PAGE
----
By Joe Jackson
MALDON, UK (AFP) — The tranquil landscape of flat farmland and small villages in the Essex countryside in southeast England seems a world away from Britain’s escalating energy crisis.
But fertilizer and carbon dioxide shortages are beginning to bite at places like Wicks Manor Farm, which rears pigs for pork and grows crops.
“We’ve got some real concerns (and) quite frightening consequences to farming, as an industry throughout the UK, certainly to our farming business here,” owner Fergus Howie told AFP, barely audible over his pigs’ squeals.
“There’s a lot of issues and they’re all kind of coming together,” he added, saying the situation had prompted “real concerns” about the “immediate food supply chain”.
Howie’s farm and butchery, in the idyllic Essex countryside some 50 miles (80 kilometres) northeast of London, sells pork to leading supermarkets, restaurants, cafes, and for export.
Wheat and barley grown over 4,400 acres (nearly 11,000 hectares) are used to feed the animals and sold wholesale.
Fertilizer is needed for the crops, and CO2 for the humane slaughter of livestock, as well as in the production and packaging of sausages, burgers, bacon and ham.
If the shortages continue, there are fears farms like Wicks Manor could be left unable to cull animals and low yield harvests will be economically unviable.
Britain is not alone in being hit by surging gas prices, caused by a global supply shortage, causing a spike in wholesale costs that threaten to hike bills for consumers.
But the sharp increase led two UK fertilizer production sites, which rely on natural gas to halt operations last week, with a knock-on effect on livestock farming and the supply chain.
Carbon dioxide is a by-product of fertilizer production and the two plants account for up to 60 percent of Britain’s CO2 supply.
Farmers like Howie now worry there will not be enough to go round.
The UK government announced Tuesday a financial support deal with CF Fertilizers, the US firm that runs the biggest of the two facilities, to restart production at one site.
But the agreement, which ministers concede could end up costing British taxpayers tens of millions of pounds, will only last for three weeks — and produce a fraction of the CO2 needed.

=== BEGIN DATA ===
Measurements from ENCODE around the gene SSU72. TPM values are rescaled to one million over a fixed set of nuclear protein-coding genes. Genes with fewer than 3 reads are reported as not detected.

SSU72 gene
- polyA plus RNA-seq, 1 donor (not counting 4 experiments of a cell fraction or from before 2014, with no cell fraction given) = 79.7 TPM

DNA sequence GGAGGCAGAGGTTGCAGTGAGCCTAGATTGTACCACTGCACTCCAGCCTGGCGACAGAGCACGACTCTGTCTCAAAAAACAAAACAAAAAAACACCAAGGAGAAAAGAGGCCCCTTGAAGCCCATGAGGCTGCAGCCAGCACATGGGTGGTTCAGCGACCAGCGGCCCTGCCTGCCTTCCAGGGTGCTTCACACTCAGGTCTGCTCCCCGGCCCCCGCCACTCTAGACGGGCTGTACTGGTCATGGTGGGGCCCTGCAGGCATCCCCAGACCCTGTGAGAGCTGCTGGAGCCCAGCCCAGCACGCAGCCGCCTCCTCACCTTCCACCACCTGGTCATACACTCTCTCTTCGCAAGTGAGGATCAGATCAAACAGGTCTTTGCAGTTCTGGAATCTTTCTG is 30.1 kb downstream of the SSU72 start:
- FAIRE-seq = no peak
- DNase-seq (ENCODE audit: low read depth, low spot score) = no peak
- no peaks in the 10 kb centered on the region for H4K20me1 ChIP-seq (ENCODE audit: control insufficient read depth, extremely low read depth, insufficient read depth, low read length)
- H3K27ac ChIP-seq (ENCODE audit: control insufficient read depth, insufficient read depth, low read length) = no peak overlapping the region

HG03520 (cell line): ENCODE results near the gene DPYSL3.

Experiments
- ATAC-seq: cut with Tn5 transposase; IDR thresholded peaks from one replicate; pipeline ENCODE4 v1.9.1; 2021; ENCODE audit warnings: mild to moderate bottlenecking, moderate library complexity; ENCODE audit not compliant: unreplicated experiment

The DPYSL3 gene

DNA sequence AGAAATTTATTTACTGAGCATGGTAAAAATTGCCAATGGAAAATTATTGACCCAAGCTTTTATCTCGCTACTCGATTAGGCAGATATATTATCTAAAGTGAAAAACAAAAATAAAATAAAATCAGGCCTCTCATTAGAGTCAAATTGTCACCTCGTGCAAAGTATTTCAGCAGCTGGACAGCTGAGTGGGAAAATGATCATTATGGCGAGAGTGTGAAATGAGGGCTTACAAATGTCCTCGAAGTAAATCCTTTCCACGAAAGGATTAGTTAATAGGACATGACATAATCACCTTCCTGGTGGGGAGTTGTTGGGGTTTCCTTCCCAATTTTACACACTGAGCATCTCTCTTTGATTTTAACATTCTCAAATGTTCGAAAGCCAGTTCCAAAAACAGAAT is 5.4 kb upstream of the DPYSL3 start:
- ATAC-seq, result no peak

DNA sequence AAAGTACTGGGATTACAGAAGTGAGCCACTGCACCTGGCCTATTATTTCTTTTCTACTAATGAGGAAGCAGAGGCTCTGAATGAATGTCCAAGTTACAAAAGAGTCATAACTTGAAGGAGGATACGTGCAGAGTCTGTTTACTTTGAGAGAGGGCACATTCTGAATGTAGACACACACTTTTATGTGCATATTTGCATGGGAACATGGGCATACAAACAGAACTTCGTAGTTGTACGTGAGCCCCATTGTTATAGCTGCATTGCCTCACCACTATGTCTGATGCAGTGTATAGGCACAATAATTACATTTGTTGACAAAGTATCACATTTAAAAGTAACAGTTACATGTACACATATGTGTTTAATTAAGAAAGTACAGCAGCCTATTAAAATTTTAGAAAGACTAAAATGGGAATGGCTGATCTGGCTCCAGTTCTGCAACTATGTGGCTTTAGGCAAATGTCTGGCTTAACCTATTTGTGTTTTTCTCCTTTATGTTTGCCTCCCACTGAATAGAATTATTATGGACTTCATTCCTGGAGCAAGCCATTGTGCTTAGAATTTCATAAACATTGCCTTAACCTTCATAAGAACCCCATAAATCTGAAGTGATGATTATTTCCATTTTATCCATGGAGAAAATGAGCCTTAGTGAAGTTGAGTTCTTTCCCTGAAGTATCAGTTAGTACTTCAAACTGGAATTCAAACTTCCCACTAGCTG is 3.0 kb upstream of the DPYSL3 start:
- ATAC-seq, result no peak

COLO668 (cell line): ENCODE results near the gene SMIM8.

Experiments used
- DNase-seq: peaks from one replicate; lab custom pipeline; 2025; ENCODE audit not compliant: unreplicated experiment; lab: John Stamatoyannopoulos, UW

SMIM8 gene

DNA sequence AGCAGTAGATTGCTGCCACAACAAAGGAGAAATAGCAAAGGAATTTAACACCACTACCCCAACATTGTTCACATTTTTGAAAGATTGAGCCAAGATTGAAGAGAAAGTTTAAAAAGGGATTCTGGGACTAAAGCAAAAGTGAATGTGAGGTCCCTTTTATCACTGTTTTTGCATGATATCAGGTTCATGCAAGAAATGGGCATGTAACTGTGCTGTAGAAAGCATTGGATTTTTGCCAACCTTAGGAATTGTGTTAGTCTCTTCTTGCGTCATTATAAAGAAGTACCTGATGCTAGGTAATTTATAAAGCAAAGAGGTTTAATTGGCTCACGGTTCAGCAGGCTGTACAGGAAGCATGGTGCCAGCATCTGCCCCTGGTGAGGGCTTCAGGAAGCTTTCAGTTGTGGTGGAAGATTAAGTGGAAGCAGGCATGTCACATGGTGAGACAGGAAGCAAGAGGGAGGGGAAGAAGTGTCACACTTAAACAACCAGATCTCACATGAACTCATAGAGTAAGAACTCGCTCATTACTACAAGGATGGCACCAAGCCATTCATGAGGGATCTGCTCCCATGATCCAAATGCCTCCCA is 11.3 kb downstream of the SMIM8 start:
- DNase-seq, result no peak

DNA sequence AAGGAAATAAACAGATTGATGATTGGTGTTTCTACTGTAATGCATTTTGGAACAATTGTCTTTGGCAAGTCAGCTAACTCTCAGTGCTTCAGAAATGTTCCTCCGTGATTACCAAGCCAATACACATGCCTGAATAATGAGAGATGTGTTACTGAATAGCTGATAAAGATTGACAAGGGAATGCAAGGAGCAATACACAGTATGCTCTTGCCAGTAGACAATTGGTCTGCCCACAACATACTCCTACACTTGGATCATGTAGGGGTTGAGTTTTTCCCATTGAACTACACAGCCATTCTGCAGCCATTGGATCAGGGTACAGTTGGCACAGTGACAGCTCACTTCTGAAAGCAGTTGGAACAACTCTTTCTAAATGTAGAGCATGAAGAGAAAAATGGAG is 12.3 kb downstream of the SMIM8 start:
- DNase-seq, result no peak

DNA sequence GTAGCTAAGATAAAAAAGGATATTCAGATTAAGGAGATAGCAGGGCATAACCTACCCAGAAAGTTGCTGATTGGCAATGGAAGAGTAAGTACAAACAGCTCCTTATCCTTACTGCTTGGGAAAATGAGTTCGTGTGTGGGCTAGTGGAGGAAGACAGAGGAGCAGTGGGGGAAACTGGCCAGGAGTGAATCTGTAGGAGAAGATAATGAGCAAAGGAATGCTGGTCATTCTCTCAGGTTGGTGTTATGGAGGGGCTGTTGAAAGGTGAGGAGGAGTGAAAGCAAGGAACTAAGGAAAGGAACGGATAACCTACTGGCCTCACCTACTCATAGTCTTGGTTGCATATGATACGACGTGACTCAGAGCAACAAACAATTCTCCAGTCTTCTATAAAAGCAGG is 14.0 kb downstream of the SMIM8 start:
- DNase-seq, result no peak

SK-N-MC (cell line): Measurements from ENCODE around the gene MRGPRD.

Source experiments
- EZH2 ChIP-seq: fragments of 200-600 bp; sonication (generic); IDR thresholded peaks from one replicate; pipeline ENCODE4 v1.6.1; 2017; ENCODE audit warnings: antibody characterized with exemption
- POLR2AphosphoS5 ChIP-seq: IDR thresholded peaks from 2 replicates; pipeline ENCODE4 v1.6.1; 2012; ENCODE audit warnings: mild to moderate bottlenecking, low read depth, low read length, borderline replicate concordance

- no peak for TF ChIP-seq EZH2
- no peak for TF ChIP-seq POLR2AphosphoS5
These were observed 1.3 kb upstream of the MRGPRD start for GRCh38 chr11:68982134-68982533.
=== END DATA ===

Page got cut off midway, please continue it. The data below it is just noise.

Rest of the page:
“Three weeks isn’t exactly going to cut the mustard,” said Howie, whose grandfather began farming in Essex nearly a century ago.
“It’s been a real surprise to the industry… how important these two plants in the UK are to the food chain that we all need to have food available in our shops.
“It’s crazy that there are only two plants, it’s crazy that they are both under foreign investment.”
Wicks Manor Farm, which opened in its current form in 1967, typically has up to 3,000 pigs on-site, including some 250 sows giving birth year-round.
It sends around 110 animals to slaughter every Friday, freeing up space in its open strawed yards for new piglets.
On Wednesday, 20 pens housing newly-born suckling piglets were full. In five weeks, they will move out into the bigger yards — if there is space.
“We need to have pigs go off so that we have got room for those new animals to come into the farm environment,” said Howie.
“Welfare issues will become quite significant if abattoirs say they’re stopping because these two plants have stopped production.”
Before the CO2 crisis, Howie was already sending 25 percent fewer pigs to slaughter due to chronic staff shortages at abattoirs caused by a “double hammy” of Brexit and the pandemic.
He said Britain has long been too reliant on eastern European labor that is now disappearing and subject to tougher post-Brexit immigration requirements.
Short-term, he wants the government to secure “consistency of supply” for both fertilizer and CO2, before tackling the longer-term problems around resilience.
“We need to start looking at why we have such a fragile food supply chain in the UK,” the 46-year-old said, urging “investment in more plants (and) different technologies so we don’t rely on natural gas” and imports.
If the government fails to address the issues adequately, the father-of-three fears for the future of his family-run firm.
“When you’re running a farming business for three generations, there’s a lot of passion, a lot of involvement,” he said.
“We’ve got to make sure that we have something that hopefully we can pass to the next generation — we don’t want to be the ones that trip over holding it.”